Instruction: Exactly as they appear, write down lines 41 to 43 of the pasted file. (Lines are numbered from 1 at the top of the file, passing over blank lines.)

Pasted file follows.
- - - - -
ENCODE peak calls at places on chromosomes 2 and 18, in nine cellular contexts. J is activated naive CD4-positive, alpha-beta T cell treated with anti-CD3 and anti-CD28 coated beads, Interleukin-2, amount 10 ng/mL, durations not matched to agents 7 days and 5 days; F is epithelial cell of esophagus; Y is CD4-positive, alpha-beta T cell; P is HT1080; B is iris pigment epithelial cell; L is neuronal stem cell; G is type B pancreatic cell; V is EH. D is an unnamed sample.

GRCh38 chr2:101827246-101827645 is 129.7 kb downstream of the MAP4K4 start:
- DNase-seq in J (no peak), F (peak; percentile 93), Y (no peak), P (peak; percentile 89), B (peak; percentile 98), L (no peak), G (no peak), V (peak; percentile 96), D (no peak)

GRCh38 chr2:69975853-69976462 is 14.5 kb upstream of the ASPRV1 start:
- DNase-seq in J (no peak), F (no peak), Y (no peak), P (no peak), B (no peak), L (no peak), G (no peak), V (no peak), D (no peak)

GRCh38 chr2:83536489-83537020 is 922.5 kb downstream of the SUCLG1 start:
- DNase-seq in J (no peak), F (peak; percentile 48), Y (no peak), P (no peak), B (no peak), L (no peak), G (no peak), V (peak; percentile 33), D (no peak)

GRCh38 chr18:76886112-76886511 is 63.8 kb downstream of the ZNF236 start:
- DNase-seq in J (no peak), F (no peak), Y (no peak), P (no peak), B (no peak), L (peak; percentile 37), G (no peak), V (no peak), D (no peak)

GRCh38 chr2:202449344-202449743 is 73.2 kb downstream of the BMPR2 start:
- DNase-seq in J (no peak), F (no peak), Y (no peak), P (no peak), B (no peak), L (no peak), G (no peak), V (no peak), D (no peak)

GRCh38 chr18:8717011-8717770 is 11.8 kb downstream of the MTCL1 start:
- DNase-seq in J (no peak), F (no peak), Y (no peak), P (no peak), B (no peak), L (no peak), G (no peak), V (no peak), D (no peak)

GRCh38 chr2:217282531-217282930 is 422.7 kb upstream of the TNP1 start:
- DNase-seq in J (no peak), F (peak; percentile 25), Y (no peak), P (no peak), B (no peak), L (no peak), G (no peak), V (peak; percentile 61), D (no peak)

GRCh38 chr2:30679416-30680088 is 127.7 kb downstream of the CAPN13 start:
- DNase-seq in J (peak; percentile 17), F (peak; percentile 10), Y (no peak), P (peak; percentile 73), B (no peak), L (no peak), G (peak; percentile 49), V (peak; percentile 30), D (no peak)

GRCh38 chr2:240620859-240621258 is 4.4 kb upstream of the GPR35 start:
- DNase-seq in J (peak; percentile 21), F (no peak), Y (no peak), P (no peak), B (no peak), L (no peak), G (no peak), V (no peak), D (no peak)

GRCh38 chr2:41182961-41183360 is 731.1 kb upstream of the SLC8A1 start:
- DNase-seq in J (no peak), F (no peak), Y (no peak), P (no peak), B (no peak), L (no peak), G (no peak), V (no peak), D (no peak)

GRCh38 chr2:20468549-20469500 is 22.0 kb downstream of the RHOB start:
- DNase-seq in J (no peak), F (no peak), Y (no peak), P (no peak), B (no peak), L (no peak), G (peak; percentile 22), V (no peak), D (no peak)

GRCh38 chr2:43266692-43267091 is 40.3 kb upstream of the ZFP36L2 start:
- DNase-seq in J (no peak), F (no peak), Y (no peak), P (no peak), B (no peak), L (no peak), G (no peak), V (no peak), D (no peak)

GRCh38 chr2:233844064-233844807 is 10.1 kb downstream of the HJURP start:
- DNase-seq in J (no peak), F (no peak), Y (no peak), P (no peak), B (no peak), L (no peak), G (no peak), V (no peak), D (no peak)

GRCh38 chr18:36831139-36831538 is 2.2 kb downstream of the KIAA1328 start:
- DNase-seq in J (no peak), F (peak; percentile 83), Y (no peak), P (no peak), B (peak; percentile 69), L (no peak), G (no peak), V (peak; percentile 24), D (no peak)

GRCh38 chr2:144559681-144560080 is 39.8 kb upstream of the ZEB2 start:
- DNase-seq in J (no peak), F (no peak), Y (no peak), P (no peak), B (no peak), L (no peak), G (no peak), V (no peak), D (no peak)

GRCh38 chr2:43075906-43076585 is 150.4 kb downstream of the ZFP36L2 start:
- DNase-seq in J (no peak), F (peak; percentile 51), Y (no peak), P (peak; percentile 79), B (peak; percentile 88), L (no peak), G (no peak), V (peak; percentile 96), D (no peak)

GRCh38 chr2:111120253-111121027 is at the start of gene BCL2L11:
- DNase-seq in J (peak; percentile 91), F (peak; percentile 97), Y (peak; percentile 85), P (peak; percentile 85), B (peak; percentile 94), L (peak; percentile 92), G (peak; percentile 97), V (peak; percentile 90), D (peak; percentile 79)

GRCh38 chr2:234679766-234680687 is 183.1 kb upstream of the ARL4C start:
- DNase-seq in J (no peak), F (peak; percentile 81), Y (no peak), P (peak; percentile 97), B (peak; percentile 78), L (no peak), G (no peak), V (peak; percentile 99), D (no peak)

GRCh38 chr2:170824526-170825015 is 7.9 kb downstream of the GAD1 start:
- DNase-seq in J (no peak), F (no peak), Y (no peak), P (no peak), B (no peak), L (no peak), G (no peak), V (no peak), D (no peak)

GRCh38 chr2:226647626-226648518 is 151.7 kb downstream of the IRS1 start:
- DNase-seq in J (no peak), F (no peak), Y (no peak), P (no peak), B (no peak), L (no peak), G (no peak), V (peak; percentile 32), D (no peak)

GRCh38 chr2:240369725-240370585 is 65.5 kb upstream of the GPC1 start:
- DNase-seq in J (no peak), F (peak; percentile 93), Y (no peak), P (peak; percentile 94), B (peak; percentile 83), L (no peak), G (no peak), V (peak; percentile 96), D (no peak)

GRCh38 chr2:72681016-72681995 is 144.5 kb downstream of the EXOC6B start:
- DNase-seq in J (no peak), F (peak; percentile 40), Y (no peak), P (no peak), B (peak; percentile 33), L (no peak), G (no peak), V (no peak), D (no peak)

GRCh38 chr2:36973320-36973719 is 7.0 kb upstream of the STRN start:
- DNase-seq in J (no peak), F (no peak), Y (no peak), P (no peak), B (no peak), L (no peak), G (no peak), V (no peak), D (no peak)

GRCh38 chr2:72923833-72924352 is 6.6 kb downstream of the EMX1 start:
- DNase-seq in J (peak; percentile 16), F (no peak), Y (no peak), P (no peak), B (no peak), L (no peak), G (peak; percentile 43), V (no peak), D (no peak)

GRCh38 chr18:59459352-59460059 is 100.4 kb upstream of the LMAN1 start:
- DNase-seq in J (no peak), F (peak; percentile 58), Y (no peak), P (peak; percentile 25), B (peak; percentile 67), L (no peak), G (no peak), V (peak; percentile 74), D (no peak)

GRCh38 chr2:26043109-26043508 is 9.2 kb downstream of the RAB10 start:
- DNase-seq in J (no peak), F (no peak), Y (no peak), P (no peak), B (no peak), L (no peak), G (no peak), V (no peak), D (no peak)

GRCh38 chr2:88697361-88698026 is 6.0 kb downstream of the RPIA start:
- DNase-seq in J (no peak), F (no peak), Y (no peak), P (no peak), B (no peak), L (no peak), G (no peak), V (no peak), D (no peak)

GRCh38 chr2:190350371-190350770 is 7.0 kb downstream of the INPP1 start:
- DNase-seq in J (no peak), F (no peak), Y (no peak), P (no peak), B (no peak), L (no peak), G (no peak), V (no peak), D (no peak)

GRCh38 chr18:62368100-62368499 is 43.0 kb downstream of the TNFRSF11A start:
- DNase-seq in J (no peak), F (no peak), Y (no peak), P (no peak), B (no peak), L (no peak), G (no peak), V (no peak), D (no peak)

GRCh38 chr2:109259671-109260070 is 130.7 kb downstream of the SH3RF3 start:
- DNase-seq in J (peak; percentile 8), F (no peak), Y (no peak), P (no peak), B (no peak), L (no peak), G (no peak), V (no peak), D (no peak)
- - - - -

- DNase-seq in J (no peak), F (no peak), Y (no peak), P (no peak), B (no peak), L (no peak), G (no peak), V (peak; percentile 32), D (no peak)

GRCh38 chr2:240369725-240370585 is 65.5 kb upstream of the GPC1 start:
- DNase-seq in J (no peak), F (peak; percentile 93), Y (no peak), P (peak; percentile 94), B (peak; percentile 83), L (no peak), G (no peak), V (peak; percentile 96), D (no peak)